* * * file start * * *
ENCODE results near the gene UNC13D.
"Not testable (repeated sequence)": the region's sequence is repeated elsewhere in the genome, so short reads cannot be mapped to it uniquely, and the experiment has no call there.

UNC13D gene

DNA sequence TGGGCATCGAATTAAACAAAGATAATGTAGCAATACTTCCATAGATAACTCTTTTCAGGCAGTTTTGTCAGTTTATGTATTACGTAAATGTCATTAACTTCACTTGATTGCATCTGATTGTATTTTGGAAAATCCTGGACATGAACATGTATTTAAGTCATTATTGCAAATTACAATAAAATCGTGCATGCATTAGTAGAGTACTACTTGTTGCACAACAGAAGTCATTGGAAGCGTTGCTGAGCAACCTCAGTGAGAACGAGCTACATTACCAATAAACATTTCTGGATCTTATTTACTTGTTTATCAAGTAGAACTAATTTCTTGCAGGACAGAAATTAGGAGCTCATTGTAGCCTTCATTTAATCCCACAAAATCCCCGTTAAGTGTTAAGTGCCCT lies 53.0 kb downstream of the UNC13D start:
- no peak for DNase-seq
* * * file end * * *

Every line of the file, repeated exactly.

ENCODE results near the gene UNC13D.
"Not testable (repeated sequence)": the region's sequence is repeated elsewhere in the genome, so short reads cannot be mapped to it uniquely, and the experiment has no call there.

UNC13D gene

DNA sequence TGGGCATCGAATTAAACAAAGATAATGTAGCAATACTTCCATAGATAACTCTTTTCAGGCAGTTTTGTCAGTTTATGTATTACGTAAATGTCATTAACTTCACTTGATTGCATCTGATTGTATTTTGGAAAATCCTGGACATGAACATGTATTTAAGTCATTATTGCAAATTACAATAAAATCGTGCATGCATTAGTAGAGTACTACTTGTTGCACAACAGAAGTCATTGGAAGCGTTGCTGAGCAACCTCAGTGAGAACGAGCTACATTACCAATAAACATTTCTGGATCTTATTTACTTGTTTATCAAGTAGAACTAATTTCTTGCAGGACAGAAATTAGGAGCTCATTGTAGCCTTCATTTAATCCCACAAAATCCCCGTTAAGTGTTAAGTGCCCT lies 53.0 kb downstream of the UNC13D start:
- no peak for DNase-seq